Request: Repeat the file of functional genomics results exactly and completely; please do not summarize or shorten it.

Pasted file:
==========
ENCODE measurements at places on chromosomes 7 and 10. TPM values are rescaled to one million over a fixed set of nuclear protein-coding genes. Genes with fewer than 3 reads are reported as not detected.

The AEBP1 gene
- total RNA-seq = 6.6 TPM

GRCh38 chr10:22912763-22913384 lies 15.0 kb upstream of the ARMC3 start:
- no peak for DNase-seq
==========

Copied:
ENCODE measurements at places on chromosomes 7 and 10. TPM values are rescaled to one million over a fixed set of nuclear protein-coding genes. Genes with fewer than 3 reads are reported as not detected.

The AEBP1 gene
- total RNA-seq = 6.6 TPM

GRCh38 chr10:22912763-22913384 lies 15.0 kb upstream of the ARMC3 start:
- no peak for DNase-seq